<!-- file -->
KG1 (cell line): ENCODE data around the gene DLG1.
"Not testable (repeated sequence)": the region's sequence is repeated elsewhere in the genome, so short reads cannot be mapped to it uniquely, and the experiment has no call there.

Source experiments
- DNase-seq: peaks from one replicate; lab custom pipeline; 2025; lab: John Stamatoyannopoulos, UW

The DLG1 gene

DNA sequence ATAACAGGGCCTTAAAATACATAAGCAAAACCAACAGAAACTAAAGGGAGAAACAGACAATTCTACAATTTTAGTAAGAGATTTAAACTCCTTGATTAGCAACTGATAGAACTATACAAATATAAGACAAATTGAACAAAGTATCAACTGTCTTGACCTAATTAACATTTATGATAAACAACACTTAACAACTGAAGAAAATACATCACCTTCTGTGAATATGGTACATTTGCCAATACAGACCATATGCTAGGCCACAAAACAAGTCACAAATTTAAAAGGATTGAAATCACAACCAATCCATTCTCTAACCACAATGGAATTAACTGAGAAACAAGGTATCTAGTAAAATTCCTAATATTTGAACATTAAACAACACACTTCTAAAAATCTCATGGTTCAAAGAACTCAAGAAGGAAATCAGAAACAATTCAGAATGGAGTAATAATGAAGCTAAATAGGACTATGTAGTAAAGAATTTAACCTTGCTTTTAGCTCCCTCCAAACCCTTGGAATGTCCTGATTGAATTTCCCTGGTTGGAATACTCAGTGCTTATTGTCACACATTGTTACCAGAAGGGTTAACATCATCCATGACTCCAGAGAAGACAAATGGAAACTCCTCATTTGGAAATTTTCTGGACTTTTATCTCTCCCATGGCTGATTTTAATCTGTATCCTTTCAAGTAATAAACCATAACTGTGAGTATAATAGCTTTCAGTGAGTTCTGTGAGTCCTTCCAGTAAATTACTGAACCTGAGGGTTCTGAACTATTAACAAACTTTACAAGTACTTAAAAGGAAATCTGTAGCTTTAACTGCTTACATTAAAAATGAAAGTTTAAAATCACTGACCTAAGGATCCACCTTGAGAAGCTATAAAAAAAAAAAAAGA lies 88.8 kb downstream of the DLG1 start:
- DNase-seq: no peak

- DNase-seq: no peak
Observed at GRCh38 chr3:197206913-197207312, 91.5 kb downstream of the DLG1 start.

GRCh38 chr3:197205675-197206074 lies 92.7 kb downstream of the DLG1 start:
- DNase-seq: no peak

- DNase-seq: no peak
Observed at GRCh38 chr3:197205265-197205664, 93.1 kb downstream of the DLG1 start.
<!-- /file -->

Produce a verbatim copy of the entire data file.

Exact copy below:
KG1 (cell line): ENCODE data around the gene DLG1.
"Not testable (repeated sequence)": the region's sequence is repeated elsewhere in the genome, so short reads cannot be mapped to it uniquely, and the experiment has no call there.

Source experiments
- DNase-seq: peaks from one replicate; lab custom pipeline; 2025; lab: John Stamatoyannopoulos, UW

The DLG1 gene

DNA sequence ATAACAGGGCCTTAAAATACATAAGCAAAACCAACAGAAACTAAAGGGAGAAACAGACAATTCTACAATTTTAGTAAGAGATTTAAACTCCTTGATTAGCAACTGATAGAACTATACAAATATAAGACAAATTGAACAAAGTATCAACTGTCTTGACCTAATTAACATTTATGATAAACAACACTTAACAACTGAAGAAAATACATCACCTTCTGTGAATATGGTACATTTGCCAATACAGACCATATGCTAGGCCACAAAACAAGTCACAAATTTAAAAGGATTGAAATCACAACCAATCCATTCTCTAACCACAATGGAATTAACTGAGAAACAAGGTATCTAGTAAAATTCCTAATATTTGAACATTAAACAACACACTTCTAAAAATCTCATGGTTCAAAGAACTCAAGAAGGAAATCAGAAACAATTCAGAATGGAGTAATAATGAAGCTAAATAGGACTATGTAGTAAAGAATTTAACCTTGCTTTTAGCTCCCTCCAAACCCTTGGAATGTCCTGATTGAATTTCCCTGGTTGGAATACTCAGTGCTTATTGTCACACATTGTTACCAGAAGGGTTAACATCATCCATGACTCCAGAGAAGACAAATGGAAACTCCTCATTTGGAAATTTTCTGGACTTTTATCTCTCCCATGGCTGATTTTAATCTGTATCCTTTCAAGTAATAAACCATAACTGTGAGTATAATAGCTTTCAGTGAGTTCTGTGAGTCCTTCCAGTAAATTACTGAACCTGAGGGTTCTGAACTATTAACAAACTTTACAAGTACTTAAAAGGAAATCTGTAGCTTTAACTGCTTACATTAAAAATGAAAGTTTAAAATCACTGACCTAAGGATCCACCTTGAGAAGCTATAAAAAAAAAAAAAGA lies 88.8 kb downstream of the DLG1 start:
- DNase-seq: no peak

- DNase-seq: no peak
Observed at GRCh38 chr3:197206913-197207312, 91.5 kb downstream of the DLG1 start.

GRCh38 chr3:197205675-197206074 lies 92.7 kb downstream of the DLG1 start:
- DNase-seq: no peak

- DNase-seq: no peak
Observed at GRCh38 chr3:197205265-197205664, 93.1 kb downstream of the DLG1 start.